Shipping community around the world

A Louisville-based nonprofit is uniting communities through service
(Photo: Homes of Living Hope)

When a friend approached him about building an orphanage in Liberia, Bart Wear was eager to help. As a contractor, he had the necessary skills, but the logistics of sending materials and people for the project were too big an obstacle for Wear and his friend.

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The experience spawned Homes of Living Hope, which retrofits shipping containers for a recipient’s intended purpose and fills them with equipment and supplies.

In 2009, the organization took on its first project: helping a church in Cheyenne build a medical center for an orphanage in Uganda. Wear realized that the most valuable thing his organization could provide was not just the shipping container, but a stronger community.

“It ended up being way more about connecting their own community than just about sending the medical clinic over there,” Wear said.

Since that first project, the organization’s mission has shifted to focus on opportunities to bring communities together in service to people in need.

“While we always use the recipient as the target for what we’re doing, our real goal is to bring people together on this end and create connection, create service opportunities, and create a heart of giving,” Wear said.

Today, Homes of Living Hope helps community groups, churches and high schools build and fill shipping containers to meet the specific objectives of a community that needs support. The containers are stocked with the equipment and materials needed to operate in its destination, and shipped to communities in need.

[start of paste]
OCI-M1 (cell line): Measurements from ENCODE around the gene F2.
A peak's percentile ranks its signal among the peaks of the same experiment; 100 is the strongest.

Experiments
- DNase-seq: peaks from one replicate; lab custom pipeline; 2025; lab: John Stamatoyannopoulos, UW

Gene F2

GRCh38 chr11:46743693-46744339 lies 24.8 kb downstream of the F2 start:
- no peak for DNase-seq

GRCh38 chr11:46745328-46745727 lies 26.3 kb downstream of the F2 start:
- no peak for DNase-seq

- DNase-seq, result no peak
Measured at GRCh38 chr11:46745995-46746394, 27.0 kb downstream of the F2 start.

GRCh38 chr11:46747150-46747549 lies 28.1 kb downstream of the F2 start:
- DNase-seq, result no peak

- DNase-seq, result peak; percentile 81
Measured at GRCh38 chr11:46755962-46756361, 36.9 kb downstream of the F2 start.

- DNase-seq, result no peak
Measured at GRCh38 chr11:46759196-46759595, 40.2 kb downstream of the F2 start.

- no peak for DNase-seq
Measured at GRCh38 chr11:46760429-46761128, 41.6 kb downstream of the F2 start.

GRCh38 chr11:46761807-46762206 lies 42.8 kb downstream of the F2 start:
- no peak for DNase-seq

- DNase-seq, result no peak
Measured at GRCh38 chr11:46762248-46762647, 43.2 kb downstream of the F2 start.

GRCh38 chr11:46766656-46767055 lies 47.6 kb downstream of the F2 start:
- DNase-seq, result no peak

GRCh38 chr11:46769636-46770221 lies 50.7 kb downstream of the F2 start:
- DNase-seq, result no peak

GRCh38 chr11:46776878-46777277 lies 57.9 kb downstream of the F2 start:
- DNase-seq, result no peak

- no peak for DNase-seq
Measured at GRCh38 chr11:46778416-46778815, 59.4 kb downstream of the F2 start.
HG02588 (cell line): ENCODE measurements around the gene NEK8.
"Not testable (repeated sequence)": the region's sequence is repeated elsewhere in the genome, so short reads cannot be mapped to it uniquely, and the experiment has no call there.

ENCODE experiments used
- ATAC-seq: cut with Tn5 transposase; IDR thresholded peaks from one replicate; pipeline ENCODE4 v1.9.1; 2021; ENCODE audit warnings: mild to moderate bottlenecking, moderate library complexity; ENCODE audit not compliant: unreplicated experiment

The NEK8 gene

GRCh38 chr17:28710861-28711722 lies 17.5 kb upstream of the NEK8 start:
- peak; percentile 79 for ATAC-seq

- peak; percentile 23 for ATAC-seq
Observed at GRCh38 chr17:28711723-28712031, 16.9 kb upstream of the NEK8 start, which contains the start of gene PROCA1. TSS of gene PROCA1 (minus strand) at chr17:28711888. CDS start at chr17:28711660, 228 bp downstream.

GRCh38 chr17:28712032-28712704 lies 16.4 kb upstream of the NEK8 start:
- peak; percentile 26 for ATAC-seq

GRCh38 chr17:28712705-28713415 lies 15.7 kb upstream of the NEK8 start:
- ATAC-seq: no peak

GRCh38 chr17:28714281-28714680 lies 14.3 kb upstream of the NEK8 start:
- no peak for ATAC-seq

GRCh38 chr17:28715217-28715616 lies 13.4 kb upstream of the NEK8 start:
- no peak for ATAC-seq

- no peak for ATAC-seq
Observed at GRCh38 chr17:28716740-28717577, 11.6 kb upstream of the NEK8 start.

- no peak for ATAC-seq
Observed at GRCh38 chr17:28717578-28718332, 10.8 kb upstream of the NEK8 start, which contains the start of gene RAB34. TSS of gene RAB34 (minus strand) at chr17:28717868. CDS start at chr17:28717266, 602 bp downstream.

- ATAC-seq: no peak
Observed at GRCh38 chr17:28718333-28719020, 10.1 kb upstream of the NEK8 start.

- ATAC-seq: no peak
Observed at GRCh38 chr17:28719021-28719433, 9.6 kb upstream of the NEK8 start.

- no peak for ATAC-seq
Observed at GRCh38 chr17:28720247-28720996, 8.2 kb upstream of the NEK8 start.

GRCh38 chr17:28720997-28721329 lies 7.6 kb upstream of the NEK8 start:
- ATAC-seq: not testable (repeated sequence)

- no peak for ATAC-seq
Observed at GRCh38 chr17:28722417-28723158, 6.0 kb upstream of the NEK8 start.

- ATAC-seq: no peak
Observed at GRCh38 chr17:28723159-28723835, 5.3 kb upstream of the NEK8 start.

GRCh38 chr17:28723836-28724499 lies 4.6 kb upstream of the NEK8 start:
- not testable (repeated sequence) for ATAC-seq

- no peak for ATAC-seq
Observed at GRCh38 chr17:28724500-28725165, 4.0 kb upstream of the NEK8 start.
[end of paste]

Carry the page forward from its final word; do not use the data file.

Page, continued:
The process starts when a sponsor organization reaches out to Homes of Living Hope. Often, these groups are looking for a team building or community connection opportunity and don’t have a recipient identified. Wear’s team can connect them with groups around the world that have a need, and the ability to use the shipping container when it’s in place.

The organization supports sponsors in creating materials lists, soliciting materials and volunteers, seeking donations and promoting their projects.

Some projects entail multiple containers with a second story, or a free span or truss between them. Builders and structural engineers help the sponsors and their groups modify the containers to function safely in their end locations.

For companies and other non-school groups, projects typically last about two months, Wear said. When working in schools, the project is designed to last the whole school year.

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Homes of Living Hope has completed about 20 projects since its early days, and has sent containers to various communities in Africa, Mexico and the United States. The organization doesn’t try to impose its will on sponsors or recipients.

“We try to go into it with a pretty blank piece of paper, and just say, ‘What is it that you’d like to do?’” Wear said. “Our hope is that we can create some sort of connection for the people who are working with it to the recipient.”

Danielle Andrus

Danielle Andrus was previously the managing editor for Colorado Builder, and is currently Editor for the Journal of Financial Planning.

Danielle Andrus has 343 posts and counting. See all posts by Danielle Andrus

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